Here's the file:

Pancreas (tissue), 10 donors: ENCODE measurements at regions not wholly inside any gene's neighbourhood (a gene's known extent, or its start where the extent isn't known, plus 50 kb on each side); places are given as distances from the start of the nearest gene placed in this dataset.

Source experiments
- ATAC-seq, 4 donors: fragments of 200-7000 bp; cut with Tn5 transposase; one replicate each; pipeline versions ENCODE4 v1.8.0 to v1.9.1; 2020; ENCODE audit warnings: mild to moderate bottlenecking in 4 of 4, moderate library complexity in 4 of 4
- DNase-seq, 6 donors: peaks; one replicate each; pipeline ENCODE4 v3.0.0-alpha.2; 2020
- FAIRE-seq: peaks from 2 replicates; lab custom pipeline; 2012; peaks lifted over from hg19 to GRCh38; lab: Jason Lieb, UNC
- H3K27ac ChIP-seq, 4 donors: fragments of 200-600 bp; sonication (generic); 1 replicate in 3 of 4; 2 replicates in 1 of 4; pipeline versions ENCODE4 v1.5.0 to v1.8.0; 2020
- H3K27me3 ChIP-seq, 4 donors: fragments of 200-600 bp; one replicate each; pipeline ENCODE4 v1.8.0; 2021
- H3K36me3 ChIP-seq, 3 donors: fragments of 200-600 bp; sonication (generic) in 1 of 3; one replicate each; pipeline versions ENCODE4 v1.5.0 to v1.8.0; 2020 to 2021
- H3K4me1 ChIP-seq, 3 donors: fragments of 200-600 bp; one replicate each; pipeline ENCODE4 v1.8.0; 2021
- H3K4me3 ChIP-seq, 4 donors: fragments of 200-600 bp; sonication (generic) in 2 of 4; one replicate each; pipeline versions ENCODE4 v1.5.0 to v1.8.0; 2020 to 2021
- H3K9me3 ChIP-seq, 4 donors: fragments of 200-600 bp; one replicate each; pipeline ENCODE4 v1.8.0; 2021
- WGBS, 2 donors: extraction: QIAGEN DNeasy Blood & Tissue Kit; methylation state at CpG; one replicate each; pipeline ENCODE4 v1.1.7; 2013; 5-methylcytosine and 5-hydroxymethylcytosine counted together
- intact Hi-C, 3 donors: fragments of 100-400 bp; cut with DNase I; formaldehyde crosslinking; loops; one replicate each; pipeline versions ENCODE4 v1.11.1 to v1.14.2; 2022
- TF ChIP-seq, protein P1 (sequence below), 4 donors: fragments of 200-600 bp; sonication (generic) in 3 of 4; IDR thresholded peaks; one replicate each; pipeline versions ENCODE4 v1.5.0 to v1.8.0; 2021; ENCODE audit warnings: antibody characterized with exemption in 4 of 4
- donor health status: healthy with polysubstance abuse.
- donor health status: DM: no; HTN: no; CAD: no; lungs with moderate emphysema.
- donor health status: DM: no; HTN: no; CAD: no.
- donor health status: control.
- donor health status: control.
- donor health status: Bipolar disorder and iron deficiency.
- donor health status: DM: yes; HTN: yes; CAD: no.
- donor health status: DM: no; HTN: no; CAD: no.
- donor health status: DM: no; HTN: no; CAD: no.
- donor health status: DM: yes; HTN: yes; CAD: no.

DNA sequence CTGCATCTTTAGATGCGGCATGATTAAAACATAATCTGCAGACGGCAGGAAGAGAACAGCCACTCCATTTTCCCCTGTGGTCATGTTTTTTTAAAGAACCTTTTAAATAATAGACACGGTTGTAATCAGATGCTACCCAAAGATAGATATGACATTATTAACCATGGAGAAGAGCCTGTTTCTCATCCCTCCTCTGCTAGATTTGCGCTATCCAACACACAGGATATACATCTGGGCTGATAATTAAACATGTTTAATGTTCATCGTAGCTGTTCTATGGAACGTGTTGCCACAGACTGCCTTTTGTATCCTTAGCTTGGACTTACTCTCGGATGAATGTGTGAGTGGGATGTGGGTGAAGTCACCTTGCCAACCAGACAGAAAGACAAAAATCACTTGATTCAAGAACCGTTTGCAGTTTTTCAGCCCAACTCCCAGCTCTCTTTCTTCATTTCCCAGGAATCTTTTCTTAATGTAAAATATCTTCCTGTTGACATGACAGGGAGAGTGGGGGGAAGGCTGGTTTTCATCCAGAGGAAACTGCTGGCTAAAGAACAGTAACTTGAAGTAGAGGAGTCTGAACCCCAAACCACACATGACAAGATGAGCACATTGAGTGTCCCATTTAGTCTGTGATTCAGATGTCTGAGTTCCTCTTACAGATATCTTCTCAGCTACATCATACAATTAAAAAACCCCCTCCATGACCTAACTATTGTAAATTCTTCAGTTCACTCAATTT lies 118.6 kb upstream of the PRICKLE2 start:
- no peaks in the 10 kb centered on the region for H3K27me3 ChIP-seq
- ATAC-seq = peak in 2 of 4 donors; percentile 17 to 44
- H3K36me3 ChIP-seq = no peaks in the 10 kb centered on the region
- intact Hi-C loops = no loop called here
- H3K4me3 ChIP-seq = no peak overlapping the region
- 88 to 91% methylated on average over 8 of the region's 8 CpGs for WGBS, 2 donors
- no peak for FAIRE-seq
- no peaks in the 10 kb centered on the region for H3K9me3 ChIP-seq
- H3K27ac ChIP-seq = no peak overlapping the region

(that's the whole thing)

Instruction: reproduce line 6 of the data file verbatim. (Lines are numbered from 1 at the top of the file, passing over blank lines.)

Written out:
- H3K27ac ChIP-seq, 4 donors: fragments of 200-600 bp; sonication (generic); 1 replicate in 3 of 4; 2 replicates in 1 of 4; pipeline versions ENCODE4 v1.5.0 to v1.8.0; 2020